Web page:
Gender Stereotypes and Figurative Language Comprehension

Humana Mente 5 (22) (2012)
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The paper aims to show how and to what extent social and cultural cues influence figurative language understanding. In the first part of the paper, we argue that social-contextual knowledge is organized in “schemas” or stereotypes, which act as strong bias in speaker’s meaning comprehension. Research in Experimental Pragmatics has shown that age, gender, race and occupation stereotypes are important contextual sources of information to interpret others’ speech and provide an explanation of their behavior. In the second part of the paper, we focus on gender stereotypes and their influence on the comprehension of figurative language, to show how the social functions of figurative language are modulated by gender stereotypes. We provide then an explanation of gender stereotypical bias on figurative language in terms of possible outcomes in the social context.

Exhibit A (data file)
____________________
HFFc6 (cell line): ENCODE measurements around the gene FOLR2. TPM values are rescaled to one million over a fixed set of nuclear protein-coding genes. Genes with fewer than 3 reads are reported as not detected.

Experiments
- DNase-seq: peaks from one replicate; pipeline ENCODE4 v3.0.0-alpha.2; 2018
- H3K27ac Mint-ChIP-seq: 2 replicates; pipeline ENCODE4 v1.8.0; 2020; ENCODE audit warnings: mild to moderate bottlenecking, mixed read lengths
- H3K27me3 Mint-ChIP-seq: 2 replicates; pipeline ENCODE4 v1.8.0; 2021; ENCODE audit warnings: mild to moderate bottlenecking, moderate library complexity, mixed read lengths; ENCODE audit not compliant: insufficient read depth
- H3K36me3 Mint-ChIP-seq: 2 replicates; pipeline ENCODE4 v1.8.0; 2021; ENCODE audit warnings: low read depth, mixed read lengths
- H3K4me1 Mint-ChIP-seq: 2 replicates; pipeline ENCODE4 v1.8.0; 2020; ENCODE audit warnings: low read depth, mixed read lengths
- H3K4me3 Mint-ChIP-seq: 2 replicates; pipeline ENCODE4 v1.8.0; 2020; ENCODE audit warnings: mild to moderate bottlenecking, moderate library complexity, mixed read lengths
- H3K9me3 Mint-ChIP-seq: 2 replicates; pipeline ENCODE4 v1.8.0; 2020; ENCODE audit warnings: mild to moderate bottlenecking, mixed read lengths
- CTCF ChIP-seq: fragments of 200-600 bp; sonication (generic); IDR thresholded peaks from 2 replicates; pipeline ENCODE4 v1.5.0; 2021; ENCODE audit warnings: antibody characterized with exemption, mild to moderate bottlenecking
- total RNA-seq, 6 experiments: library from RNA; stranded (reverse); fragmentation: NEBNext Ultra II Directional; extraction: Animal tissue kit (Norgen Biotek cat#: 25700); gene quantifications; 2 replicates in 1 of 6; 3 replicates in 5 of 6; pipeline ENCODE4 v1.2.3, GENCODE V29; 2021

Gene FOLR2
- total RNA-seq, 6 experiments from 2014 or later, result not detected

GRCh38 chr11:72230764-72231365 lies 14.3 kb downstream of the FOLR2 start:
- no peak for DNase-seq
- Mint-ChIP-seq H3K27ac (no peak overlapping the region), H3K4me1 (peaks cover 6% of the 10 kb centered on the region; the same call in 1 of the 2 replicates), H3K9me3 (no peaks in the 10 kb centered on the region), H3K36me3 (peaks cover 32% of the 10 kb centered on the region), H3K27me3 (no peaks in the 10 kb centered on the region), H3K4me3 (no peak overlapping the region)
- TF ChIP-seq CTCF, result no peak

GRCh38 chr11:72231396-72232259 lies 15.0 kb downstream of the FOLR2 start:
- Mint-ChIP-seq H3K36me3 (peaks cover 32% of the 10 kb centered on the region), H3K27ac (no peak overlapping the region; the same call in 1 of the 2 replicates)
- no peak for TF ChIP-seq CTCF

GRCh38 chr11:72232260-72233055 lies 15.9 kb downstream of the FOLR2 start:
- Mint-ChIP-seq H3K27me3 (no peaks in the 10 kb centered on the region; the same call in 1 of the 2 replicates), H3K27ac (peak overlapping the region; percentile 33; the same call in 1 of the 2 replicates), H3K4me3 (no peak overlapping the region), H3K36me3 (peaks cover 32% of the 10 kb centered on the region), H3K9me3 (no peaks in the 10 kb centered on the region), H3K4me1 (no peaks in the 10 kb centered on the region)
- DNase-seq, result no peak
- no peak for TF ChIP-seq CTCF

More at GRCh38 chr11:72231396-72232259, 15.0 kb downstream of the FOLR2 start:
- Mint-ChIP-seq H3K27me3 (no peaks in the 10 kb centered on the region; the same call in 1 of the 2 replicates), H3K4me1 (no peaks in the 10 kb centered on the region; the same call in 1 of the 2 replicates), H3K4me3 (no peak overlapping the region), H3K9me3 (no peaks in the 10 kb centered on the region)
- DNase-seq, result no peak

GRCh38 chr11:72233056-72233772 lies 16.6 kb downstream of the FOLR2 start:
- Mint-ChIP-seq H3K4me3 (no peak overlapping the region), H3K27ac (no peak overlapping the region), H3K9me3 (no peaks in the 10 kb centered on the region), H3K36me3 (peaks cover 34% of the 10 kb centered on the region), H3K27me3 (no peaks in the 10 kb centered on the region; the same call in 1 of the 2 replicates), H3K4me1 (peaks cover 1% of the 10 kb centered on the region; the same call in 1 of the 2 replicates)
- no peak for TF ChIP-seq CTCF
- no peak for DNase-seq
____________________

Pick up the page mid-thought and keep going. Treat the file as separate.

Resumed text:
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Francesca Ervas
Universita di Cagliari

References found in this work

Wahrheit und methode.Hans-Georg Gadamer - 1973 - Bijdragen 34 (2):118-122.
Public Opinion.Charles E. Merriam - 1946 - Philosophical Review 55:497.
Irony in Talk Among Friends.Raymond Gibbs - 2000 - Metaphor and Symbol 15 (1):5-27.

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